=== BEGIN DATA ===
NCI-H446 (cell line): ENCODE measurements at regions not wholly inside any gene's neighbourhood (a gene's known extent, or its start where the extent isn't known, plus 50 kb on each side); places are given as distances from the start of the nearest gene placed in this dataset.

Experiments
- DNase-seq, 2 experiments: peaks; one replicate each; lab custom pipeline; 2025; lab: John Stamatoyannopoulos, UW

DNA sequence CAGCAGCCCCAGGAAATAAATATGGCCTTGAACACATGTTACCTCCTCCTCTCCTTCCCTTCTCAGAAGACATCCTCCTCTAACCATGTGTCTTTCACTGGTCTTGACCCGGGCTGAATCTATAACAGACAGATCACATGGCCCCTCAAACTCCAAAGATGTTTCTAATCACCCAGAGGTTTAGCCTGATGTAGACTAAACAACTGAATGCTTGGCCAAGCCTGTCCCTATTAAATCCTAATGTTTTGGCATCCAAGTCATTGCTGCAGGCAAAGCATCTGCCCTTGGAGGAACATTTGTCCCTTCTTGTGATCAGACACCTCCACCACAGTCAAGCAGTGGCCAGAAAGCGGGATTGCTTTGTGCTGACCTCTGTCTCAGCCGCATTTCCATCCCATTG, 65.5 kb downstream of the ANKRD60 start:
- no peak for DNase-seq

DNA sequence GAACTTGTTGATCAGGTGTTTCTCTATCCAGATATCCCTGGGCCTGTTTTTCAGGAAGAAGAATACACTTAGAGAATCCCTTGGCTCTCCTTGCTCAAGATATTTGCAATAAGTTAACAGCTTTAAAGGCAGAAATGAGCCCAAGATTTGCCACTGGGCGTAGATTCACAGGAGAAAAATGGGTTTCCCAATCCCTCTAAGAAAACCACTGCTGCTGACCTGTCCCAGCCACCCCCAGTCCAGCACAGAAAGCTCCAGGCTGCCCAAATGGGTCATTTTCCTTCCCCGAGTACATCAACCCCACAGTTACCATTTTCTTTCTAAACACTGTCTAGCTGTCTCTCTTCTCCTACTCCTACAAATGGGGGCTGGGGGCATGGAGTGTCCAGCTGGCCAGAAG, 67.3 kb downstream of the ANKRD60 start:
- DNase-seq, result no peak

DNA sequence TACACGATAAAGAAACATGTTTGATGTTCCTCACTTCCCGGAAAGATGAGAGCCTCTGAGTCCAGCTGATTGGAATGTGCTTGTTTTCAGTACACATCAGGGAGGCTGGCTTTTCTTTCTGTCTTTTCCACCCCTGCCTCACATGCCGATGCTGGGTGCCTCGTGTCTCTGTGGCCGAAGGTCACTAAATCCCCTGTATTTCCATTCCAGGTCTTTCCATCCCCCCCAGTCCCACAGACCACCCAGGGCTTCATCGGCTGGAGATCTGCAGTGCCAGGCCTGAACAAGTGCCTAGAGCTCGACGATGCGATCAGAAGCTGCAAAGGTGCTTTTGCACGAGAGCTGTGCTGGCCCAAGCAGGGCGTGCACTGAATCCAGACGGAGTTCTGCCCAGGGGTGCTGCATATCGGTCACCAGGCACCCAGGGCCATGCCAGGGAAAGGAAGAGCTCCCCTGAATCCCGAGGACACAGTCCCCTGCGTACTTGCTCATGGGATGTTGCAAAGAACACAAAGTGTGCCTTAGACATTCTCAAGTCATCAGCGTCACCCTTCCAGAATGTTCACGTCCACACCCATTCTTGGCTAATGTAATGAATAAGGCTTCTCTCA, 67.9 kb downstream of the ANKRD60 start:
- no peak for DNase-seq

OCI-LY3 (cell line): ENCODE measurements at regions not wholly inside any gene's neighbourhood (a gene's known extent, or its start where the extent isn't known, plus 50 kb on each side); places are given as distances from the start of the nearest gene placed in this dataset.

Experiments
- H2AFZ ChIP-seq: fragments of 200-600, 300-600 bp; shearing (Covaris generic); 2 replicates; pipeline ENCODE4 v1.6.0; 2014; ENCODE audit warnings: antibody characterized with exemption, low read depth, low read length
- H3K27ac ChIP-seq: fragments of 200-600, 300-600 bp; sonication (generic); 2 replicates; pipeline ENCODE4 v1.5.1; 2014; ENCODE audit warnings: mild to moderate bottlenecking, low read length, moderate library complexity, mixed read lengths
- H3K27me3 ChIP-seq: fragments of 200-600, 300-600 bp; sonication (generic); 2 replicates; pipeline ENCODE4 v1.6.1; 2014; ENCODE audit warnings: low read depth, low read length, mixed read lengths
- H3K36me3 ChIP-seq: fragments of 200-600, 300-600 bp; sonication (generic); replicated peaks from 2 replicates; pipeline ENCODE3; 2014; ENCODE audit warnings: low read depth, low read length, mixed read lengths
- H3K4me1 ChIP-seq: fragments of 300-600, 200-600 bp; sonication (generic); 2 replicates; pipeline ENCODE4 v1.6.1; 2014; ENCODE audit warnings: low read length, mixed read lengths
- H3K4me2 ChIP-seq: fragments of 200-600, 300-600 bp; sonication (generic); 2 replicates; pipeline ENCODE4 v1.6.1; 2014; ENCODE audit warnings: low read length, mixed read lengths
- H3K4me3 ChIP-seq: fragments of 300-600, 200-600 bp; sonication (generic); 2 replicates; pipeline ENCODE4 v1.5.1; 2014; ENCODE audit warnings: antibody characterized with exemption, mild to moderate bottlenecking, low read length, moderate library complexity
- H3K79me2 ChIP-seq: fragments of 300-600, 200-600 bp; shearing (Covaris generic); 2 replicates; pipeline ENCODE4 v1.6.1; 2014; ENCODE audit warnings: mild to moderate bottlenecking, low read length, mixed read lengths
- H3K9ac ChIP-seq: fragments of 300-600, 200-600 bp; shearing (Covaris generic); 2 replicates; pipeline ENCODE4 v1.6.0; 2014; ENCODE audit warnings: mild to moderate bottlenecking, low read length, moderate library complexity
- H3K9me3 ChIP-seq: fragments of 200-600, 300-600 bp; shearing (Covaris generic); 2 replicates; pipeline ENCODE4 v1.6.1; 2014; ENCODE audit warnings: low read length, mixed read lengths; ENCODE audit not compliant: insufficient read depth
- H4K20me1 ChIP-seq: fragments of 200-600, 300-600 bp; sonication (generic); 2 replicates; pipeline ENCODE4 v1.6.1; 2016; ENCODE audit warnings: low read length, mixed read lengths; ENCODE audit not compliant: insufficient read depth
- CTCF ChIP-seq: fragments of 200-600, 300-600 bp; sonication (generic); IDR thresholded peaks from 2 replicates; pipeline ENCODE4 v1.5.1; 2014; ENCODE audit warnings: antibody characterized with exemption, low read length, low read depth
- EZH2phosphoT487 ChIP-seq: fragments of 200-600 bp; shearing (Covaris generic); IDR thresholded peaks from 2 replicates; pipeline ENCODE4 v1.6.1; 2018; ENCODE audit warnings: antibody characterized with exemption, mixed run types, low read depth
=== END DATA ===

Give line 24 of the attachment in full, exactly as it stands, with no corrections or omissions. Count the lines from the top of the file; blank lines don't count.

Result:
- EZH2phosphoT487 ChIP-seq: fragments of 200-600 bp; shearing (Covaris generic); IDR thresholded peaks from 2 replicates; pipeline ENCODE4 v1.6.1; 2018; ENCODE audit warnings: antibody characterized with exemption, mixed run types, low read depth